Whether is designing membership reports or surveys, the data collected should be meaningful and manageable – more is not better. When designing metrics, work backwards – asking what you want to achieve from the data. Metrics should be standardized and reliable –providing relevant, timely and consistent information. Many organizations are good at collecting data – but it is equally important to make time to review, analyse and plan accordingly. Good decisions are based on information and metrics are a valuable tool for association leaders.
I recently worked with an association that had a board comprised primarily of “boomer” directors. Recognizing the importance to diversify the board, they actively recruited younger board members. Unfortunately, when push gave to shove, these newcomers were not given leadership opportunities and the board continued to function as it had before. In turn, the younger directors became disenchanted with both the board and worse, the association.
Each generation brings unique strengths and qualities that an association can take advantage of to achieve strategic initiatives and ensure sustainability. The younger generation will lead the future; the older generation provides a historic perspective and experience. Instead of focusing on bridging generation gaps; think of it more as an alignment.
These are suggestions from our experience, on how to work with multi-generational volunteers, members and staff:
- Allow both boomers and millennials to manage programming for their own cohorts
- Older team members must delegate meaningful authority to younger colleagues
- Ensure both groups are focused on the same goals and governed by some policies, but let them both choose “how”
- Track each group’s progress against objectives
While each generation has different needs, values, attitudes, perspectives and styles, it is smart practice to have young and older people work together. Collectively – they are an unstoppable team.
Remember that the first step in member engagement is articulating and communicating your member value proposition (MVP). It may be different for each of your boomer and millennial cohorts.
I was speaking with a board director of one of my favourite clients yesterday and he was troubled by the lack of member engagement at his association. I asked him, “what is your member value proposition?” He responded that he knows they provide value but he’s not sure how to describe it. He told me that they get lots of non members out to events but they can’t seem to covert them to membership.
He told me that association staff and directors “freeze” when they’re asked, “why should I join?” This is a huge problem with a simple solution. There are only 2 steps.
- Take the time to understand and articulate your MVP (member value proposition) in a way that answers, “what’s in it for me?” for the member. Find out more about your MVP http://www.zzeem.com/MemberRecruitment.aspx.
- Train, rehearse, train. Drill that MVP into every staffer and director, repeatedly. Each staffer and director is an ambassador and they must be able to answer the WIIFM question in their sleep.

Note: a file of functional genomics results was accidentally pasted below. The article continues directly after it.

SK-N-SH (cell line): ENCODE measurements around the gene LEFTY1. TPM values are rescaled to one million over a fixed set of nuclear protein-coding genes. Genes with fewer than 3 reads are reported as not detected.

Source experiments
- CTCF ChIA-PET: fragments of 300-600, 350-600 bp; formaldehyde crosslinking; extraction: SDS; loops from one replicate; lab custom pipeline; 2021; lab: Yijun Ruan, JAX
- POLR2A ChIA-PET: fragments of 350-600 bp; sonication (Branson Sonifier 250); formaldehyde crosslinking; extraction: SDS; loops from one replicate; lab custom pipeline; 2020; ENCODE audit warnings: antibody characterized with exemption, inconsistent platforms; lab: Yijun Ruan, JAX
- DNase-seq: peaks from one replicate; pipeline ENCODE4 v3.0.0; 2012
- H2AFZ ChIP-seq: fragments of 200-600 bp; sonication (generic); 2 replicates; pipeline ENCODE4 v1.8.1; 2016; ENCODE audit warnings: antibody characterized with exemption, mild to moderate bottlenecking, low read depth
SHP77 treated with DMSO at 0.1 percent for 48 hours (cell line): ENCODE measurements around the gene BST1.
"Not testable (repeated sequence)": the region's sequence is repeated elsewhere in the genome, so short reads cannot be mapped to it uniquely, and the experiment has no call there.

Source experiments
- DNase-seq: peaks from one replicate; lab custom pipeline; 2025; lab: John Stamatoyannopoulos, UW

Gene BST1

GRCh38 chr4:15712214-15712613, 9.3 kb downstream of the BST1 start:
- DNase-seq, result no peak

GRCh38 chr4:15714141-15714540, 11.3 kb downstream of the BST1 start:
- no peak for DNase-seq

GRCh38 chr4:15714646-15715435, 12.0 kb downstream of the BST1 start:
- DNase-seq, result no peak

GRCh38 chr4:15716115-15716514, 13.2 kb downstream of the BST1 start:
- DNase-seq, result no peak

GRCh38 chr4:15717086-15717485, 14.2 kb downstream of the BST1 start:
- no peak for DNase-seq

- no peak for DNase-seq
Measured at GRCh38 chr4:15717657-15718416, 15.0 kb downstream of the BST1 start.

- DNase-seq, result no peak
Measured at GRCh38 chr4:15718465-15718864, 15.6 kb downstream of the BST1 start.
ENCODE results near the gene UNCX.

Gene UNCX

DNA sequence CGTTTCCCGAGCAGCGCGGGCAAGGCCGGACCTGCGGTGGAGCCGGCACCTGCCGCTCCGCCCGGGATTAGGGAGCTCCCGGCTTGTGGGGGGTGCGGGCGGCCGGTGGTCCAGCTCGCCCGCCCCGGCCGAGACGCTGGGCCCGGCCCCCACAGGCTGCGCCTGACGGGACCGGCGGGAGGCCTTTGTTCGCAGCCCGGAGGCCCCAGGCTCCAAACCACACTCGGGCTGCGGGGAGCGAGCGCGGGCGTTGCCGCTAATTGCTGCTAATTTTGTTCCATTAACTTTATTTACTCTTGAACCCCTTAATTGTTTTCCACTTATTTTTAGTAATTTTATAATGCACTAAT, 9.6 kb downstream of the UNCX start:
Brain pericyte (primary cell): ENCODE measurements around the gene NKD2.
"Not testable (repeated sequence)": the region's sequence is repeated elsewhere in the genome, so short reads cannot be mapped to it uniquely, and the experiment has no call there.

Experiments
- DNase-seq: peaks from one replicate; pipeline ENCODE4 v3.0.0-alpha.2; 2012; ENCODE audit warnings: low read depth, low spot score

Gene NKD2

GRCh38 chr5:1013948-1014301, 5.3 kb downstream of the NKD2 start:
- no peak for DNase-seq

Like any other product or service, the value of membership is no more or less than the value the individual member attributes to it. How much does he or she “need” the membership, what money will it put in their pocket, what emotional value does membership provide (or substitute Maslow’s Hierarchy here) and how much can they afford to pay?
Ultimately you value your membership just like any business would value a product or service.
Answer these questions.
- Who are you selling to?
- What is the member value proposition to that type of member?
- Can the member value proposition be quantified? For example what is the member discount on events and how many are there?
- What are the competing opportunities for membership services? Are there other associations who compete with you for members? If so, what do they provide and what do they charge for membership?
- How much can a prospective member afford to pay?
Here are some things to consider:
- Your member value proposition is not a laundry list of what the organization does. It is a succinct, compelling description of the value of membership to the member. The value proposition of your organization is what makes your existing members renew each year and brings new members in the door.
- What is the credibility and visibility of your organization? If it is a well-established, trusted and highly credible institution it’s worth more than membership in an organization that no one has heard of. That’s why you pay more for a degree from Harvard than for one from the University of West Quackenbush.
- What is the visibility of your member services? If your organization does a great job of marketing the value of the membership then it’s “worth” more.
- What is the quantifiable value of the services provided by membership? Do members receive a significant discount on events and other services? Do you provide professional education or certification? If so, what is the value of the education?
Remember it all starts with your member value proposition. This is the bedrock of the sustainability of your organization and many organizations cannot articulate it. Last year, our annual survey of membership organizations told us that less than a third of organizations surveyed were highly confident that all of their board members could clearly state their value proposition to a prospective member.
Find out more about how to articulate your member value proposition www.zzeem.com/MemberRecruitment.aspx